History


  February 19, 2013 12:58 pm

history_image_1The Union Haddiema Maghqudin (UHM) was founded on 29 September 1966, under the name of Malta Government Clerical Union (MGCU) with membership restricted to clerical employees in the Public Service. Salvino Spiteri and Maurice Agius respectively were the Union’s first President and Secretary General.

The Union was very well received by clerical employees and its membership immediately was encouraging. Its fruitful services to members and the various gains and achievements in improving the conditions of work of clerical employees, soon made the MGCU very popular among employees in the Public Service. It was recognised as a Union which acted and delivered. It was therefore not surprising that the Union was being continuously asked and pressed to extend its membership to all employees in the Public Sector.

The several requests made to the Union for the extension of membership could not be ignored and, therefore, after making the necessary arrangements to ensure that it would cope with the added volume of work that such an extension would bring upon it, by Resolution of the June 1973 General Conference, the Union changed its name to Malta Government Employees Union (MGEU) and membership was extended to all categories of workers in the Public Service, Parastatal Bodies and Public Corporations. Following this extension membership increased considerably and the Union continued to get stronger and to command more influence in the trade union field.

The year 1977 was characterised by a wave of industrial unrest due to several arbitrary changes in the conditions of work of employees in the Public Sector. In the case of a large number of Public Service employees, vacation leave was reduced drastically. Public Holidays for both Public and Private Sectors employees were also cut down substantially. Workers on sick leave, in both the Public and Private Sectors, were enjoined to report their sickness at local Police Stations and policemen called at their homes, at any time of the day, to ascertain that those reporting sick actually stayed at home – a new version of house arrest. All this was done without any consultations whatsoever.

history_image_3This Union launched a protest campaign and directed workers to resort to partial industrial action. Although these were mild actions, Government’s reaction was unduly strong and drastic. Repressive punitive measures were taken against workers who followed Unions’ directives. Government decreed that partial industrial aciton was not to be tolerated. At the time, unfortunately, not all the unions on the Island realised the gravity of the situation.

In the light of the prevailing circumstances, it was felt absolutely necessary to make a serious evaluation of the situation. The need to strengthen the local free trade union movement was strongly felt and to this effect it was resolved to have another general Union which could also offer membership to workers in the Private Sector.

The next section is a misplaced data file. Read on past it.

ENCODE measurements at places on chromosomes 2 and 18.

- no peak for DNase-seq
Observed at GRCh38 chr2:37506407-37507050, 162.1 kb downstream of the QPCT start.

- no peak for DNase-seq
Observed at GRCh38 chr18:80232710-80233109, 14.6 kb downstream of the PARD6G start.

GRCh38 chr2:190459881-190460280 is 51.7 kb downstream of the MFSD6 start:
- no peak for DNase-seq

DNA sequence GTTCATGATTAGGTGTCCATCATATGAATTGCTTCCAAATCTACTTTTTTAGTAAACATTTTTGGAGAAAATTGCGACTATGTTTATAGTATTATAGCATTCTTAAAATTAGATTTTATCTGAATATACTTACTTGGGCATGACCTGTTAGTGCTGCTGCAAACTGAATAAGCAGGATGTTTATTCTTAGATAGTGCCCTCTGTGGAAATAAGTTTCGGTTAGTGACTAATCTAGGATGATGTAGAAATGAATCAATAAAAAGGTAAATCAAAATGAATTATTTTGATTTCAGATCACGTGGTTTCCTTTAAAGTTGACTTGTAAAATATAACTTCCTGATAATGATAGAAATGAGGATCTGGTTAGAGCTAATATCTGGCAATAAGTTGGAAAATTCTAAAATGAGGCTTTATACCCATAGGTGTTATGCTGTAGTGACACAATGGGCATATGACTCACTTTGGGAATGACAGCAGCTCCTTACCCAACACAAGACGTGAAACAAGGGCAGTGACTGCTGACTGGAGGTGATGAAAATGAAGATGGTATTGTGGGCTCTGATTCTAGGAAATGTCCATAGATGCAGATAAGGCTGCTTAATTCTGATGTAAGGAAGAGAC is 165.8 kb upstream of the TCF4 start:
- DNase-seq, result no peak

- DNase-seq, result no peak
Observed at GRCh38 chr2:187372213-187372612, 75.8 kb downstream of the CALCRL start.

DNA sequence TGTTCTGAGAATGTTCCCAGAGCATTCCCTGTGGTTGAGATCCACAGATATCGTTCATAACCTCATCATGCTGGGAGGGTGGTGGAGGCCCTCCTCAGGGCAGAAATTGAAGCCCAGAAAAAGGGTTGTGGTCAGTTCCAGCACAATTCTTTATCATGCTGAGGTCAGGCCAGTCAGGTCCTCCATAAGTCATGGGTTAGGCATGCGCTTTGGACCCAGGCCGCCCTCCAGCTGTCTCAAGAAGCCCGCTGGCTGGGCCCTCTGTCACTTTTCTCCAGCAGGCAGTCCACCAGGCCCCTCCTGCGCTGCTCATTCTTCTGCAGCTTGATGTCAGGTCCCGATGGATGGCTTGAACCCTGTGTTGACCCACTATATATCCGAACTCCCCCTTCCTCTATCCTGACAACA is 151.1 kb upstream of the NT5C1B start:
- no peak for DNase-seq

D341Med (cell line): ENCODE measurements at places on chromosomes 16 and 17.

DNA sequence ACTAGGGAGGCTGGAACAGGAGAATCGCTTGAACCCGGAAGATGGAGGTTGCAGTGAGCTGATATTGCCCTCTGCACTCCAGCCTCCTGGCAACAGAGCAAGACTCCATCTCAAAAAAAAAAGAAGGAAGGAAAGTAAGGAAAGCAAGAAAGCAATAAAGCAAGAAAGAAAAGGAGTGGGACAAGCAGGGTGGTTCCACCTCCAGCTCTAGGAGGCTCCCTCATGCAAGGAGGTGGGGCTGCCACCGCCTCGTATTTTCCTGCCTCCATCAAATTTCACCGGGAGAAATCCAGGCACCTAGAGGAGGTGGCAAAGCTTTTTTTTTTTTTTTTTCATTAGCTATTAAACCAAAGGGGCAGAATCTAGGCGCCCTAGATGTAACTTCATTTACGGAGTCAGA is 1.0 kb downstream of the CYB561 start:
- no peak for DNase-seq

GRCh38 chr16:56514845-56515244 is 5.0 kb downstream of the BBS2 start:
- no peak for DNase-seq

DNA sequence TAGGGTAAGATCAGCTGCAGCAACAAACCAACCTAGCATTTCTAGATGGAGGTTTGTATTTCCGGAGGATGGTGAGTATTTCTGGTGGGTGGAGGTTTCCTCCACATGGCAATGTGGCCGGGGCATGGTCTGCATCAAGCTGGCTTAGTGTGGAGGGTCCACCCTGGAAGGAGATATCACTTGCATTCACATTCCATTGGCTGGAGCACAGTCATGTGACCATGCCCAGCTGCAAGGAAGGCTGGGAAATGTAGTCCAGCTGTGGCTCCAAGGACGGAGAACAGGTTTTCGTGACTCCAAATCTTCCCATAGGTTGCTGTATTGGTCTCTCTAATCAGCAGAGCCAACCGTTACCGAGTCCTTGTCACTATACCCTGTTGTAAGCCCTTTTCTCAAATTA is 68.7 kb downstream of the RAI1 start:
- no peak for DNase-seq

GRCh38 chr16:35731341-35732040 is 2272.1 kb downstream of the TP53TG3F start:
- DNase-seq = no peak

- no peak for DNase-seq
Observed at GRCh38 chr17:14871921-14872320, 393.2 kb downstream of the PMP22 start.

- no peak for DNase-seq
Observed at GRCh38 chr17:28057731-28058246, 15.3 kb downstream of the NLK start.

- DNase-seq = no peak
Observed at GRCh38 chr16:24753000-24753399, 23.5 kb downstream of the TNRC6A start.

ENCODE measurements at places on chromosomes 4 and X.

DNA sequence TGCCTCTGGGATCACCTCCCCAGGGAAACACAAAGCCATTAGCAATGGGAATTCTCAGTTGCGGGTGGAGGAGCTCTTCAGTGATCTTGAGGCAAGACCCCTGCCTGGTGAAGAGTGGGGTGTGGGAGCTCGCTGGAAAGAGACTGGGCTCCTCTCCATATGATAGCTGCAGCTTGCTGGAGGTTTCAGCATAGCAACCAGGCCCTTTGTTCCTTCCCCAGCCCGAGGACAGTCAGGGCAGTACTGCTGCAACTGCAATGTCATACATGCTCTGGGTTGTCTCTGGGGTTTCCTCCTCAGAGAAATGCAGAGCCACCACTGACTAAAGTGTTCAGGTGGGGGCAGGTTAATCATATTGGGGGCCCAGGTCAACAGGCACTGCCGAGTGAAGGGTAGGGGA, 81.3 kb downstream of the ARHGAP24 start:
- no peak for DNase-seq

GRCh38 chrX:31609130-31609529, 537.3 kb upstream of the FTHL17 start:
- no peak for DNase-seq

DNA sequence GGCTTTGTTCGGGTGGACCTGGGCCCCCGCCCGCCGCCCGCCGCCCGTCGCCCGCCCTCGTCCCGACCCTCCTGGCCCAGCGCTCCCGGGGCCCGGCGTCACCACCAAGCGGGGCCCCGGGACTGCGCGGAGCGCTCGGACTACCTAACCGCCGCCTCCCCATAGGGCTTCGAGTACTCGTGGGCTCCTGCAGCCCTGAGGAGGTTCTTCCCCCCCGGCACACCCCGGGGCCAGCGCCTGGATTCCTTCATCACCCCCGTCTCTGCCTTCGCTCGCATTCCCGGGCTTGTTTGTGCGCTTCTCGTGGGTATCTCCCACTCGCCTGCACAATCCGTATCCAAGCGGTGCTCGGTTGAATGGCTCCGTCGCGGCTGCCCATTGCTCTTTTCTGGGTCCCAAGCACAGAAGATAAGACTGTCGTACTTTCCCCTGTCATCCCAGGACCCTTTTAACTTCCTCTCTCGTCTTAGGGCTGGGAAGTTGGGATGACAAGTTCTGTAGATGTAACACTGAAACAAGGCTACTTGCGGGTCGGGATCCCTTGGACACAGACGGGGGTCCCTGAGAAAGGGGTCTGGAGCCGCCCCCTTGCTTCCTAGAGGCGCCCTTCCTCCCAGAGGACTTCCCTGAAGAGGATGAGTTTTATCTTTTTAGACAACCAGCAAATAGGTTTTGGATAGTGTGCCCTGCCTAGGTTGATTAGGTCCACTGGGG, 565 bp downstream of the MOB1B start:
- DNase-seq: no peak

Work on such a project was immediately taken in hand by the General Council of the Union. A number of small craft unions were approached and these were found more than forthcoming. They agreed to merge within the folds of such a Union. Various groups of workers in the Private Sector also showed their readiness to join.

history_image_4On 13 July 1978, the Union’s General Conference unanimously adopted a Resolution whereby the MGEU was to become the UNION HADDIEMA MAGHQUDIN which, besides widening the aims of the Union, also opened its doors to all workers irrespective of class, sector or grade. The new name of the Union – UNION HADDIEMA MAGHQUDIN (UHM), together with the necessary amendments to its Constitution, were registered with the Registrar of Trade Unions on 8 August 1978.

The Union Haddiema Maghqudin was welcomed by all who cherish free trade unionism. Almost all craft Unions, except for a very few relatively large ones, chose to merge with the UHM and a large number of workers, from all sectors, joined its ranks. Within a very short time the Union’s membership shot up considerably.

Soon the Union felt that, in view of the increase in membership, it could not function effectively from the premises that it occupied in Valletta, as these had become rather inadequate. So the General Council decided that a new General Headquarters should be found. The new offices, from where the Union still operates, were inaugurated on 29 September 1989, i.e. on the Union’s twenty-third anniversary.

The membership of the Union Haddiema Maghqudin continued to grow steadily, and in March 1996 the Union decided once more to extend its membership, this time to include pensioners. This again resulted in a significant number of new members, who before were barred from joining the UHM.

The UHM today represents over 26,000 members and include workers from all walks of life and also pensioners.

(Click here to view General Council Members since formation of the Union)